[25 August 2011]
April 10, 1994 was my 27th birthday. That same week my generation’s greatest musical icon – Nirvana’s Kurt Cobain – ended his life with the same number of candles on his recent birthday cake. The music press went into high gear reporting the shock of Cobain’s tragic ending while simultaneously reflecting on its inevitability. After all, he was a troubled soul with a history of substance abuse, failed rehab stints, overdoses, and suicide attempts.
It didn’t take long before finger pointing began. In their grief, family, friends, and fans were reluctant to accept that their loved one died by his own hand. It was easier to blame someone else. Cobain’s marriage to Courtney Love was less than idyllic and she was loathed by many in the Nirvana community. This made her an obvious scapegoat. Eventually, conspiracy theorists floated the idea that Cobain’s death wasn’t a suicide at all, but that Love had him murdered.
While the music community mourned the loss of one of its giants, the spin moved on to Cobain’s legacy. He’d only lived long enough to spearhead three proper studio albums with Nirvana, but in the process was hailed as a revolutionary who’d birthed a new genre of music. Should he be immortalized alongside other musical icons who died at age 27? Was it fair to utter his name in the same breath as Jimi Hendrix, Janis Joplin, Jim Morrison, Brian Jones, and Robert Johnson?
These are all plays straight out of the Rock ‘n’ Roll 101 handbook, specifically the chapter on how to handle a rock star who checks out in his or her prime. It goes like this. First, express shock over Young Rock Star’s death and report on the outpouring of love and respect from the musical community. While that reality is still sinking in, switch gears completely and report on the inevitability of said Rock Star’s demise. After all, in light of his or her habits and lifestyle, who didn’t see this coming?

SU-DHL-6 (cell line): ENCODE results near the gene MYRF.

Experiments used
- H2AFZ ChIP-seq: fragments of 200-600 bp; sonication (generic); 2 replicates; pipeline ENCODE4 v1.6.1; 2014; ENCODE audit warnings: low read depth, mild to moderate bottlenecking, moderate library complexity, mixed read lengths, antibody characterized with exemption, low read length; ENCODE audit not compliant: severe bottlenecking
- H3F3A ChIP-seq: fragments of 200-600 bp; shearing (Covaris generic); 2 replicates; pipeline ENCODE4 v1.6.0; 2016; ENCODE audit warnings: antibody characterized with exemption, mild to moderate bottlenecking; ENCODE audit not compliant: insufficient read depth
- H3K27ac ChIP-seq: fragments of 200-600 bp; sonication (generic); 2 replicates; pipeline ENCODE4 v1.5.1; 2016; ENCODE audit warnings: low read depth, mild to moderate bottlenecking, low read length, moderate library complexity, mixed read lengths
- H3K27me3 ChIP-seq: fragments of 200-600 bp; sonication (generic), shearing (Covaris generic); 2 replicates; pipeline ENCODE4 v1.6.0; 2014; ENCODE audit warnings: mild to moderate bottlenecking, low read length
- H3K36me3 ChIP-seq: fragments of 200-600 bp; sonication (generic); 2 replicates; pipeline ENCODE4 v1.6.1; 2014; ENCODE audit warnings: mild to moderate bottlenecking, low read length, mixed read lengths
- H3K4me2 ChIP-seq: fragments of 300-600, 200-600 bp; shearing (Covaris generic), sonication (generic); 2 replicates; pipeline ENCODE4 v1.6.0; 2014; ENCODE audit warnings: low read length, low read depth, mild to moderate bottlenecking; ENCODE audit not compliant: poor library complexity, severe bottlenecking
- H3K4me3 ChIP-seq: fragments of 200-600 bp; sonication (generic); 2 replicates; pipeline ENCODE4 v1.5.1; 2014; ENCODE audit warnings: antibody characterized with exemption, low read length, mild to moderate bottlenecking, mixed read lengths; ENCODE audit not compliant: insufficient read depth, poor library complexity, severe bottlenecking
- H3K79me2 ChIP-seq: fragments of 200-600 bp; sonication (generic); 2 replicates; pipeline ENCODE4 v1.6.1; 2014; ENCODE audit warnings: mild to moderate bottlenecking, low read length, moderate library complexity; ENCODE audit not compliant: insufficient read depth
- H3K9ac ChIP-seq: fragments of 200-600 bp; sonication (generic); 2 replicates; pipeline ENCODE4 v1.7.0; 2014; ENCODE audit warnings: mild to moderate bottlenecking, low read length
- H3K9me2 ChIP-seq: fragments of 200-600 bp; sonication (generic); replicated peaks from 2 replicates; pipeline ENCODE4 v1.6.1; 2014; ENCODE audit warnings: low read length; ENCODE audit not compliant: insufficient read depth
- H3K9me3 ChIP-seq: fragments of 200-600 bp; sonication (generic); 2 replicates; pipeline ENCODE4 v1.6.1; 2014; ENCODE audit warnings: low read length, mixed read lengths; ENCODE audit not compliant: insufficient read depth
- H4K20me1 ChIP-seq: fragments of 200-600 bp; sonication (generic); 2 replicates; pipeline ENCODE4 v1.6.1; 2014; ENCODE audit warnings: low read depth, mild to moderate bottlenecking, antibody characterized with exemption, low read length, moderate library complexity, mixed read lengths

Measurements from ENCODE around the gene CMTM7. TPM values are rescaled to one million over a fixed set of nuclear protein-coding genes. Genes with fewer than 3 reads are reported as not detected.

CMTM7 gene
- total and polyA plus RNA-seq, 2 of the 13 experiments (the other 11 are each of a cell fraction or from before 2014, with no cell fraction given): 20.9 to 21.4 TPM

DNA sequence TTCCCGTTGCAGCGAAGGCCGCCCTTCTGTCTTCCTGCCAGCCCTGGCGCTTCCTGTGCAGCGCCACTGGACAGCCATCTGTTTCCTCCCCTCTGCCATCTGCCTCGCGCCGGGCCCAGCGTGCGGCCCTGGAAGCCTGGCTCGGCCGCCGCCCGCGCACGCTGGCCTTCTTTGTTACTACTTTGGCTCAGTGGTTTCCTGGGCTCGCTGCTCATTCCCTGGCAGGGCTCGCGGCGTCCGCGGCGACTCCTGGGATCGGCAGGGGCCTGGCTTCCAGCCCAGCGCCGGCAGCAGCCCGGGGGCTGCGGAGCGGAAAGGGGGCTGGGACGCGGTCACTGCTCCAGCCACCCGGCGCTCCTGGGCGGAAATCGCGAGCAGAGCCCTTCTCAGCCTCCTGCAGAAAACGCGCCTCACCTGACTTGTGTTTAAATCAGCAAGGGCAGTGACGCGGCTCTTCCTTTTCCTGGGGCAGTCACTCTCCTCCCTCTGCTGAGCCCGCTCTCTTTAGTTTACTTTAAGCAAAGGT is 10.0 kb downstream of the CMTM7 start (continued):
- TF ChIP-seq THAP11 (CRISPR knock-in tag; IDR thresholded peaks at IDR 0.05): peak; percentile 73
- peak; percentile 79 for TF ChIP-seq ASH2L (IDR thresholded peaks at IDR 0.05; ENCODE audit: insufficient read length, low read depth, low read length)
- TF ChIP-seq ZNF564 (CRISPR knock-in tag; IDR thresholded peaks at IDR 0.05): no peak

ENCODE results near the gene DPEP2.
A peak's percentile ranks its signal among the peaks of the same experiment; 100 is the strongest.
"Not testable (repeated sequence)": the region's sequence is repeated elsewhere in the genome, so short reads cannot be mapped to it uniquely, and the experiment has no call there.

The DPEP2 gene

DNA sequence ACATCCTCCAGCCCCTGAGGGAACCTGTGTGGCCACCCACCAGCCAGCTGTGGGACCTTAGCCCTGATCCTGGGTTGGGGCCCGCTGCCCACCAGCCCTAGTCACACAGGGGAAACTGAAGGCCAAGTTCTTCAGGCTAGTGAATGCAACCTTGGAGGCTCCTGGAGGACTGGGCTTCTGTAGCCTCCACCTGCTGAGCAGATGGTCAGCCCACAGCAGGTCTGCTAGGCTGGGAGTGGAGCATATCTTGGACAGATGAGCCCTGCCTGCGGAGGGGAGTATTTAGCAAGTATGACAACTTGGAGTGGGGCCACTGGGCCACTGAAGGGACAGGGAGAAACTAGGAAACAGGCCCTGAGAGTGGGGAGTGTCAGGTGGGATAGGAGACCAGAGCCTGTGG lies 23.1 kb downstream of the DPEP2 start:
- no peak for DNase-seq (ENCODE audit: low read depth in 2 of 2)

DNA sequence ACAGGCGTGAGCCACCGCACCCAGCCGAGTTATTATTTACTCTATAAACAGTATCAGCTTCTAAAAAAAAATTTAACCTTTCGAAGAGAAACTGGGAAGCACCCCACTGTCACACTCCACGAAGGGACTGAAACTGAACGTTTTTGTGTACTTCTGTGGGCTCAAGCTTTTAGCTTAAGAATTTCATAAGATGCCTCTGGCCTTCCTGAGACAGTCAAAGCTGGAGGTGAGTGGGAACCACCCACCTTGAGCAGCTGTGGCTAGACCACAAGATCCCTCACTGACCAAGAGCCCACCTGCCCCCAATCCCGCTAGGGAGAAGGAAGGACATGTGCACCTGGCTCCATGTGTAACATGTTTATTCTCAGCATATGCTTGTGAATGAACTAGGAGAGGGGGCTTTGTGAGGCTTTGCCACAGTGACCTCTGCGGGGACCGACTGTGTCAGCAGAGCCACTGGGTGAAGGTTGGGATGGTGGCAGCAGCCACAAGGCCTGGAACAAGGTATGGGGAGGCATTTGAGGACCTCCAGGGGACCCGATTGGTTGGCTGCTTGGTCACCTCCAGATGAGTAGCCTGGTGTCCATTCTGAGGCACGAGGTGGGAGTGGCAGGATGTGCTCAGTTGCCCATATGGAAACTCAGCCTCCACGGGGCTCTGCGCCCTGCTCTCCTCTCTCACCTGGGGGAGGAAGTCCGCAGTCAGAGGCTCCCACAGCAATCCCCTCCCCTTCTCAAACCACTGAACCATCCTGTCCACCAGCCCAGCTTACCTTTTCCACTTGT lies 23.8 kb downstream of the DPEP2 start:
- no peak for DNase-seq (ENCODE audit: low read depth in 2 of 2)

Next, the public wants answers. Not only should they be offered gory and gruesome details as if this were an episode of CSI or some other crime investigation show, but supplied with detailed exploits of the Young Rock Star’s last days.
The fans also need a target upon whom to vent their anger. Why wasn’t the record company babysitting its star more? Shouldn’t the family have done more to intervene? How about that destructive relationship? Sure the Young Rock Star may have exhibited every sign of a death wish, but can’t we ultimately blame someone else for this?
With Young (now Dead) Rock Star barely in the grave, it’s time to focus on his or her legacy. After all, our beloved hero has been dead for days! It’s about time we move on and figure out our idol’s place in the whole of musical history. How should this Dead Young Rock Star be remembered? Also, to generate controversy, plenty of press should be afforded to detractors who callously lambast Young Rock Star as overrated.
The final matter is two-fold: 1) how can Dead Young Rock Star be immortalized with such a slim discography and; 2) how can record companies shamelessly profit on Dead Young Rock Star’s death by raiding the vaults for unreleased material?
Amy Winehouse’s recent death required anyone associated with the recording industry or music journalism to dust off their Rock ‘n’ Roll 101 manuals. A quick overview shows her story to be eerily reminiscent of Cobain’s. Tabloids salivated over her exploits with substance abuse, failed rehab attempts, and a not quite two-car-garage-and-picket-fence marriage to Blake Fielder-Civil. It didn’t take long before Winehouse’s father publicly blamed his daughter’s death on the ex-husband because he had introduced Amy to drugs.